During the 1970s, the summer solstice ceremonies of the Ancient Druid Order at Stonehenge began to take on a new significance (Chippendale 1983:253-263). The ceremonies had for decades attracted rowdy onlookers. In 1974, a pirate radio station called for a festival of "love and awareness," and the Stonehenge Free Festival was formed. The festival grew over the next ten years and came to be a counterculture gathering for hippies, travelers, and the curious. The conservative regime of Margaret Thatcher saw the travelers as a threat to social order (Chippendale 1986; Bender 1998). Eventually, government officials claimed that the festival was damaging archaeological sites around Stonehenge, and in 1985 they closed it on the solstice to all but the druids. They fortified the site with barbwire and dug a trench across the entrance road to stop travelers from driving into the site. In a conflict called the Battle of the Bean Field, the police attacked a large party of travelers trying to get to Stonehenge. In the struggle, the police destroyed or seriously damaged numerous vans, trucks, buses, and cars. Scores of people were injured. In the largest mass civil arrest in English history, the police detained five hundred people (Hetherington 2000). Conflicts between the police and travelers occurred again in 1988. All of this unrest resulted in the British courts awarding damages of twenty-three thousand (pounds) to twenty-four travelers in 1991 for assault and damage to their vehicles during the Battle of the Bean Field (Bender 1998:115). In 1994, the Tory government passed a criminal justice act that greatly restricted travelers' mobility and rights. In 2001, British Heritage reopened Stonehenge for solstice visitation under heavily controlled conditions.
In the battle over Stonehenge, which focused on who has rights to the past, British Heritage defeated the travelers' claim to Stonehenge as a site of counterheritage (Bender 1998). The struggle gave the Thatcher government a useful opportunity to regulate and disrupt the travelers, who live outside the tax-paying mainstream of British society. The government did not expel the Ancient Druid Order, whom they regarded as quaint eccentrics good for tourism.
Stonehenge was a locus of ideological struggle. Political struggles over the past are first and foremost ideological, especially when their political nature is hidden or obscured. The obvious triviality of archaeology for overt political action makes it a cloaked but significant weapon in struggles over the past. Jordi Estévez, a colleague of mine in archaeology at the Universitat Autònoma de Barcelona, once remarked to me that he works in an ideology factory. His point was that archaeological practice produces ideology. Therefore, the question becomes, What ideology should we manufacture? His metaphor is apt. We may direct our scholarship to produce knowledge that either reinforces or challenges the dominant ideologies of our times. As Christopher Tilley (1989) has pointed out, the products of the archaeological ideology factory have most commonly sustained, justified, and legitimated the dominant ideological values of capitalism. Archaeologists have done this by venerating stability and disparaging change, by equating social change with progress, by biologizing the social, and by rationalizing the economic.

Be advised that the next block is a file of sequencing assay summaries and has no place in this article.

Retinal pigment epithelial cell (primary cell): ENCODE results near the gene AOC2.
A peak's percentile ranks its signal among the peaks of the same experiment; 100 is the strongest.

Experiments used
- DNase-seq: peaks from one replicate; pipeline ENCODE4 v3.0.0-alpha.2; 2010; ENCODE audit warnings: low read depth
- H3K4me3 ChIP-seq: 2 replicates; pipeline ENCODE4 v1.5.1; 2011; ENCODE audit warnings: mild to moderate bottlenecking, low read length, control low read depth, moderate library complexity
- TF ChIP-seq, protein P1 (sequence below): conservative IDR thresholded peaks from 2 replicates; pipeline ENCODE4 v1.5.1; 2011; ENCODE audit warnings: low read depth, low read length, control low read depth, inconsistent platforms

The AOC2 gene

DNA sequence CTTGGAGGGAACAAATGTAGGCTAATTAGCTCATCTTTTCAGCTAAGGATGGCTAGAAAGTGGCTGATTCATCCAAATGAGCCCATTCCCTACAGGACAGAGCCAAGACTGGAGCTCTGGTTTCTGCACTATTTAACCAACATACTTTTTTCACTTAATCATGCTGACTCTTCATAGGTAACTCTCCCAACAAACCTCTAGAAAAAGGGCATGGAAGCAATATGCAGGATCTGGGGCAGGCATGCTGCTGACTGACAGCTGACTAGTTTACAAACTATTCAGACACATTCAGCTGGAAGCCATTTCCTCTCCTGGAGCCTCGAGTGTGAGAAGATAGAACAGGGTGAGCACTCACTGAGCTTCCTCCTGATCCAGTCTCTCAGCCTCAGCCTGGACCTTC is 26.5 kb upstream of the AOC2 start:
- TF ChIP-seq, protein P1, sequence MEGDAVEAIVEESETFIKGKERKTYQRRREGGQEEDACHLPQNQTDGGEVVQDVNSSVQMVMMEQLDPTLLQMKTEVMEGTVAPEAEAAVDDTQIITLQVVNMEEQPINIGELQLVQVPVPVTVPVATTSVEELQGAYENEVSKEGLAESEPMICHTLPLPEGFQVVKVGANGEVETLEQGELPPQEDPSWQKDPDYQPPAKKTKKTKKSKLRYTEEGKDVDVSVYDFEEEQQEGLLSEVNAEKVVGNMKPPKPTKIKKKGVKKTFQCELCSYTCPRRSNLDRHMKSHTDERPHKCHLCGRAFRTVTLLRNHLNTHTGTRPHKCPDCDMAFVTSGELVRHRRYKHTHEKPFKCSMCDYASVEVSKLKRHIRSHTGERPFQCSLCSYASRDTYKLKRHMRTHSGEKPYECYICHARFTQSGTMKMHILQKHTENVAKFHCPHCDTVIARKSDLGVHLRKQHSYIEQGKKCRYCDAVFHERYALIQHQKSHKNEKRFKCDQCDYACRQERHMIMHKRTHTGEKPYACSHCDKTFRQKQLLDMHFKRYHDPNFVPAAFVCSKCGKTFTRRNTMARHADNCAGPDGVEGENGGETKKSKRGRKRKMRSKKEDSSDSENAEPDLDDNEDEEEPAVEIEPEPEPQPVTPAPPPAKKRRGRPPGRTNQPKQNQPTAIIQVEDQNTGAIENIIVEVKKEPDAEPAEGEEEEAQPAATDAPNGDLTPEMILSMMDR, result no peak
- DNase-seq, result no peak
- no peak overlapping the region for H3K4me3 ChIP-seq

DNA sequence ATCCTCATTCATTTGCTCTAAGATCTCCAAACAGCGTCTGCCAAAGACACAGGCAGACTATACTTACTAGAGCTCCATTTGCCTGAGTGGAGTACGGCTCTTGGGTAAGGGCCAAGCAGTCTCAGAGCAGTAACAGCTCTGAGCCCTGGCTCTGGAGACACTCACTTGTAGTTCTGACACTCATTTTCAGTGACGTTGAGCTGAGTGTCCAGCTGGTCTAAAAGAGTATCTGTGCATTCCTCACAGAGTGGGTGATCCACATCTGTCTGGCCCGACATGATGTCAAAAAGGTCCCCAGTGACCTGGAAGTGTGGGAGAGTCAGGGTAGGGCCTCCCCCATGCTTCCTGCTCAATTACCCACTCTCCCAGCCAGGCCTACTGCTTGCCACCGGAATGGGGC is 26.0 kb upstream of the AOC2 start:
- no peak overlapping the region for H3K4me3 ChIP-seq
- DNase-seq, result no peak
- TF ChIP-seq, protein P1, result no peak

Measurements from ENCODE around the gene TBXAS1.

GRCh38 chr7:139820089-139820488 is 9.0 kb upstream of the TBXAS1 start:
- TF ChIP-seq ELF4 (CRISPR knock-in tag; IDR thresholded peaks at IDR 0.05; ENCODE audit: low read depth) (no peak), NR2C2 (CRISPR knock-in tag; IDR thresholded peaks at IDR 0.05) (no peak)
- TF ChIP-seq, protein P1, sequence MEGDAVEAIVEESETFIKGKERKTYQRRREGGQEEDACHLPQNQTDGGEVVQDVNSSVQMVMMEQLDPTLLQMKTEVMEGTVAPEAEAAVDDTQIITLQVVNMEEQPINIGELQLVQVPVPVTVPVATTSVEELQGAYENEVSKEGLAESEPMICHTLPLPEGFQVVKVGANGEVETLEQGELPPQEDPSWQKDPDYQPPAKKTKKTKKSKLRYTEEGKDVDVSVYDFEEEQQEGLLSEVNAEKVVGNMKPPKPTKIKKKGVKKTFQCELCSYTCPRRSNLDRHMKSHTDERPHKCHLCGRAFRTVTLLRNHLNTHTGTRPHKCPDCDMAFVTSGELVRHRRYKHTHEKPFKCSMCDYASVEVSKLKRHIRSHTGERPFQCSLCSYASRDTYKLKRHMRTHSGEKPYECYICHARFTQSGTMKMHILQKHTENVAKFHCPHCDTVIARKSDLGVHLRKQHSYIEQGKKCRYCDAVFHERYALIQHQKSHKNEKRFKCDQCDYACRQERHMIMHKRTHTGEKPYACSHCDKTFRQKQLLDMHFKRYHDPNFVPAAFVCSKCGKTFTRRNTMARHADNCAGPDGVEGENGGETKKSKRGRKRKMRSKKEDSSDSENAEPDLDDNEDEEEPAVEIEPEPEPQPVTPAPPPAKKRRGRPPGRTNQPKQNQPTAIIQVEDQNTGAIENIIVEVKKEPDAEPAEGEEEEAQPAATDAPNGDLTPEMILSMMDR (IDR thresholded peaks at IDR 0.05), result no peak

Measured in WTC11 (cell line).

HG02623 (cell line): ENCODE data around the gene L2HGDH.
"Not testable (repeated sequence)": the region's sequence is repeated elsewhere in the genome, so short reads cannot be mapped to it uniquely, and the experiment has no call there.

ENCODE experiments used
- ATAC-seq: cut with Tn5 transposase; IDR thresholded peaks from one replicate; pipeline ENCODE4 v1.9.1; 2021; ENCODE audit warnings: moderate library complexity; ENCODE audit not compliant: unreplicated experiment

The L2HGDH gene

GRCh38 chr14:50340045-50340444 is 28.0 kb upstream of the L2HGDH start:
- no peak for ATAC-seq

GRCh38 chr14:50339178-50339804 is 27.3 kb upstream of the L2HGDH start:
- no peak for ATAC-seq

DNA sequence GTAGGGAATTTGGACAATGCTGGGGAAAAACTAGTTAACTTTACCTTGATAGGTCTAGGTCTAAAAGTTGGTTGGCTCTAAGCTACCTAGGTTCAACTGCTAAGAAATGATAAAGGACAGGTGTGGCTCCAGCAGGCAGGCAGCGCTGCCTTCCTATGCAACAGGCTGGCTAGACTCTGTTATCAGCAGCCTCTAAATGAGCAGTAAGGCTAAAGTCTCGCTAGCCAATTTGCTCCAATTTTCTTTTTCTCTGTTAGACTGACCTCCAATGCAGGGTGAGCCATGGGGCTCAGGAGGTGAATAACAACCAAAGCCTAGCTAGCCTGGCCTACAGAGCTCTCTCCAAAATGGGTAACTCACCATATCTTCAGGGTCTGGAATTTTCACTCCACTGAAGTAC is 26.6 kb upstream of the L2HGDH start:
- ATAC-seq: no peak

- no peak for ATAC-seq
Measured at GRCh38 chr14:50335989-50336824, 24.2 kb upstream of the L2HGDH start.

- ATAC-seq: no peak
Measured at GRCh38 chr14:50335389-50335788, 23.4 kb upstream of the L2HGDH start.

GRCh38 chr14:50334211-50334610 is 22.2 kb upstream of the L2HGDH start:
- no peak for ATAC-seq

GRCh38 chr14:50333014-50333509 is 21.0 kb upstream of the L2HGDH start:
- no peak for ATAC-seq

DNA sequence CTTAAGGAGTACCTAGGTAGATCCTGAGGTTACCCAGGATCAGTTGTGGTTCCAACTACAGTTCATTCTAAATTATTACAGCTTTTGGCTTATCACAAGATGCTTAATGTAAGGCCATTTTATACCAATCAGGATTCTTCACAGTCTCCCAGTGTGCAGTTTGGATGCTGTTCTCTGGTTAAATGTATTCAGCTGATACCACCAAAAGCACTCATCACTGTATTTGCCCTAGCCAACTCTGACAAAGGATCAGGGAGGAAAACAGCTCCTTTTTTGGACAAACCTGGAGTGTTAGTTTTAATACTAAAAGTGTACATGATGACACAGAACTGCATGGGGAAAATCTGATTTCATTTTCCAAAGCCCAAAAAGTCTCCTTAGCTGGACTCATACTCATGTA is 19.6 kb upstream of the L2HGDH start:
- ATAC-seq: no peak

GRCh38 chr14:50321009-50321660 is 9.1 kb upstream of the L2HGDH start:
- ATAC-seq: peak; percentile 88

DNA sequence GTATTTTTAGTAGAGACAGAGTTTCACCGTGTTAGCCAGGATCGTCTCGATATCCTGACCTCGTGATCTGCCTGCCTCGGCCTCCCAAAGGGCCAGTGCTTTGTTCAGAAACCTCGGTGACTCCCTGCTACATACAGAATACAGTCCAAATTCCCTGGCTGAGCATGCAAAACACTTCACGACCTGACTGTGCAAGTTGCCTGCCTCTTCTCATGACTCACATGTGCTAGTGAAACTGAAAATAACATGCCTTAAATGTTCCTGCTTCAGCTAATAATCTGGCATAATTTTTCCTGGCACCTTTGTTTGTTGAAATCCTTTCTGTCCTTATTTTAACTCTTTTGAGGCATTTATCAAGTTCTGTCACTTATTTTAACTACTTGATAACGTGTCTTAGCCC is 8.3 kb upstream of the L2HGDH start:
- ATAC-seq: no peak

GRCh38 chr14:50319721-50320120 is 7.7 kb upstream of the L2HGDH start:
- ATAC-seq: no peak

Much of the discussion of archaeology and politics has focused on the ideological content of our interpretations of the past and archaeological practice. Scholars have deconstructed Cambridge lectures (Tilley 1989), living history museums (Leone 1981), communities (Potter 1994), gardens (Leone et al. 1987), histories (Patterson 1995b; Kehoe 1998; Estévez and Vila 1999, 2006), and cemeteries (McGuire 1988) to show how they are laden with politically significant ideologies. Too often, however, this process of deconstruction and critique provides no directions for alternative practices or, more important, no guide for a politically engaged praxis. We are left with the sure understanding that these things are political and ideological but with no clear sense of what to do about that fact. Many archaeologists, however, still wish to ignore or deny that archaeology is politics by other means.